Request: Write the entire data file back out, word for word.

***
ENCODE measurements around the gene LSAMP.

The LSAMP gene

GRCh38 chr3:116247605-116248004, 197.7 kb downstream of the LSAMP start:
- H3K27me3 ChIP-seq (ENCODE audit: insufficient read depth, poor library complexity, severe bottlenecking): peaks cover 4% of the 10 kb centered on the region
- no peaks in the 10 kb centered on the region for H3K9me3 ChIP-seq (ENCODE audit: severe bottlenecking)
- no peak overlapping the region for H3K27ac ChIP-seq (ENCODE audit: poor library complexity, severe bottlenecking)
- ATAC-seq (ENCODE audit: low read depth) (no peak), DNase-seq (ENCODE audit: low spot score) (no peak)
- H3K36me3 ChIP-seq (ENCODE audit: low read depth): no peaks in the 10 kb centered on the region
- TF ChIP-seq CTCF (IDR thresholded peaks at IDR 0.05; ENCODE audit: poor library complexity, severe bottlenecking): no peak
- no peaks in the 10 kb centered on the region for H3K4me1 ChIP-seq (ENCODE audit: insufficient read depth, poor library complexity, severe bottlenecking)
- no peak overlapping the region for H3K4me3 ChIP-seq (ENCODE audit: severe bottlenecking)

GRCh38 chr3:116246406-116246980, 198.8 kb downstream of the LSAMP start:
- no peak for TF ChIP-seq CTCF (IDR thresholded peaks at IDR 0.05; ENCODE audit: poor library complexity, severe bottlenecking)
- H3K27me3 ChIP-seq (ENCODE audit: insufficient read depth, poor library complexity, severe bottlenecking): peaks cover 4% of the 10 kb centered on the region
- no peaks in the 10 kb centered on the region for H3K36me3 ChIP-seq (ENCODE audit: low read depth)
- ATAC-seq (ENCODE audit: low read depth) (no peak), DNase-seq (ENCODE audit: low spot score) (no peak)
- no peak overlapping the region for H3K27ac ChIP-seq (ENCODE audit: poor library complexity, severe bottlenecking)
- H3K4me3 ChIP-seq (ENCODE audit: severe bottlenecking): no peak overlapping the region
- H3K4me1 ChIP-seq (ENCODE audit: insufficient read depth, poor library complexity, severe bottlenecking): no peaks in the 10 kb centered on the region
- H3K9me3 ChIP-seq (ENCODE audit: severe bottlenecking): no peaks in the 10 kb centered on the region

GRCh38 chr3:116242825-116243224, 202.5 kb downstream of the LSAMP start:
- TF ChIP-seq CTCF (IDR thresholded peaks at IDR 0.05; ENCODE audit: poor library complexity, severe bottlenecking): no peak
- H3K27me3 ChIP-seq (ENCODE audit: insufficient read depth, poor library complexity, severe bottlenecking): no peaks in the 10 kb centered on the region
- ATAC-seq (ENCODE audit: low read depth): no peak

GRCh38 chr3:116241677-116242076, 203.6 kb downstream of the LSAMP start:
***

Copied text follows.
ENCODE measurements around the gene LSAMP.

The LSAMP gene

GRCh38 chr3:116247605-116248004, 197.7 kb downstream of the LSAMP start:
- H3K27me3 ChIP-seq (ENCODE audit: insufficient read depth, poor library complexity, severe bottlenecking): peaks cover 4% of the 10 kb centered on the region
- no peaks in the 10 kb centered on the region for H3K9me3 ChIP-seq (ENCODE audit: severe bottlenecking)
- no peak overlapping the region for H3K27ac ChIP-seq (ENCODE audit: poor library complexity, severe bottlenecking)
- ATAC-seq (ENCODE audit: low read depth) (no peak), DNase-seq (ENCODE audit: low spot score) (no peak)
- H3K36me3 ChIP-seq (ENCODE audit: low read depth): no peaks in the 10 kb centered on the region
- TF ChIP-seq CTCF (IDR thresholded peaks at IDR 0.05; ENCODE audit: poor library complexity, severe bottlenecking): no peak
- no peaks in the 10 kb centered on the region for H3K4me1 ChIP-seq (ENCODE audit: insufficient read depth, poor library complexity, severe bottlenecking)
- no peak overlapping the region for H3K4me3 ChIP-seq (ENCODE audit: severe bottlenecking)

GRCh38 chr3:116246406-116246980, 198.8 kb downstream of the LSAMP start:
- no peak for TF ChIP-seq CTCF (IDR thresholded peaks at IDR 0.05; ENCODE audit: poor library complexity, severe bottlenecking)
- H3K27me3 ChIP-seq (ENCODE audit: insufficient read depth, poor library complexity, severe bottlenecking): peaks cover 4% of the 10 kb centered on the region
- no peaks in the 10 kb centered on the region for H3K36me3 ChIP-seq (ENCODE audit: low read depth)
- ATAC-seq (ENCODE audit: low read depth) (no peak), DNase-seq (ENCODE audit: low spot score) (no peak)
- no peak overlapping the region for H3K27ac ChIP-seq (ENCODE audit: poor library complexity, severe bottlenecking)
- H3K4me3 ChIP-seq (ENCODE audit: severe bottlenecking): no peak overlapping the region
- H3K4me1 ChIP-seq (ENCODE audit: insufficient read depth, poor library complexity, severe bottlenecking): no peaks in the 10 kb centered on the region
- H3K9me3 ChIP-seq (ENCODE audit: severe bottlenecking): no peaks in the 10 kb centered on the region

GRCh38 chr3:116242825-116243224, 202.5 kb downstream of the LSAMP start:
- TF ChIP-seq CTCF (IDR thresholded peaks at IDR 0.05; ENCODE audit: poor library complexity, severe bottlenecking): no peak
- H3K27me3 ChIP-seq (ENCODE audit: insufficient read depth, poor library complexity, severe bottlenecking): no peaks in the 10 kb centered on the region
- ATAC-seq (ENCODE audit: low read depth): no peak

GRCh38 chr3:116241677-116242076, 203.6 kb downstream of the LSAMP start: